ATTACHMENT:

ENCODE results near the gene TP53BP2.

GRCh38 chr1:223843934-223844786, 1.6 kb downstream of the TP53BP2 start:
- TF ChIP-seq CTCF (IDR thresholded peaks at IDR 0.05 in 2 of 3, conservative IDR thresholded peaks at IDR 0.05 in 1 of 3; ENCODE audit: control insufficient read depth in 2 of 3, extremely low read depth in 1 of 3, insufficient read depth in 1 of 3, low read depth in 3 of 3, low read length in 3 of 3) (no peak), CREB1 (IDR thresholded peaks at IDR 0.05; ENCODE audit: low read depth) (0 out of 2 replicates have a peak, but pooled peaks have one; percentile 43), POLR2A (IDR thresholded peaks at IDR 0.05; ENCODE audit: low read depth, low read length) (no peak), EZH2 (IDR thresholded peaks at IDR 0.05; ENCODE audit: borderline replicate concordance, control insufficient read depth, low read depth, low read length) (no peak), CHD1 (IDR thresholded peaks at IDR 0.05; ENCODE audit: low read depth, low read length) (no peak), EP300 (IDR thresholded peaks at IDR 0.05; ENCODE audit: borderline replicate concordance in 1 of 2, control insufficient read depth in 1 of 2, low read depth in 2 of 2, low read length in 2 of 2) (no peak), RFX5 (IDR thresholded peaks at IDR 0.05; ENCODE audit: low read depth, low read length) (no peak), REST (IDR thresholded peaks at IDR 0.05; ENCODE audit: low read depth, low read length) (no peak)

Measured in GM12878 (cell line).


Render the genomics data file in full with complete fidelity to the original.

ENCODE results near the gene TP53BP2.

GRCh38 chr1:223843934-223844786, 1.6 kb downstream of the TP53BP2 start:
- TF ChIP-seq CTCF (IDR thresholded peaks at IDR 0.05 in 2 of 3, conservative IDR thresholded peaks at IDR 0.05 in 1 of 3; ENCODE audit: control insufficient read depth in 2 of 3, extremely low read depth in 1 of 3, insufficient read depth in 1 of 3, low read depth in 3 of 3, low read length in 3 of 3) (no peak), CREB1 (IDR thresholded peaks at IDR 0.05; ENCODE audit: low read depth) (0 out of 2 replicates have a peak, but pooled peaks have one; percentile 43), POLR2A (IDR thresholded peaks at IDR 0.05; ENCODE audit: low read depth, low read length) (no peak), EZH2 (IDR thresholded peaks at IDR 0.05; ENCODE audit: borderline replicate concordance, control insufficient read depth, low read depth, low read length) (no peak), CHD1 (IDR thresholded peaks at IDR 0.05; ENCODE audit: low read depth, low read length) (no peak), EP300 (IDR thresholded peaks at IDR 0.05; ENCODE audit: borderline replicate concordance in 1 of 2, control insufficient read depth in 1 of 2, low read depth in 2 of 2, low read length in 2 of 2) (no peak), RFX5 (IDR thresholded peaks at IDR 0.05; ENCODE audit: low read depth, low read length) (no peak), REST (IDR thresholded peaks at IDR 0.05; ENCODE audit: low read depth, low read length) (no peak)

Measured in GM12878 (cell line).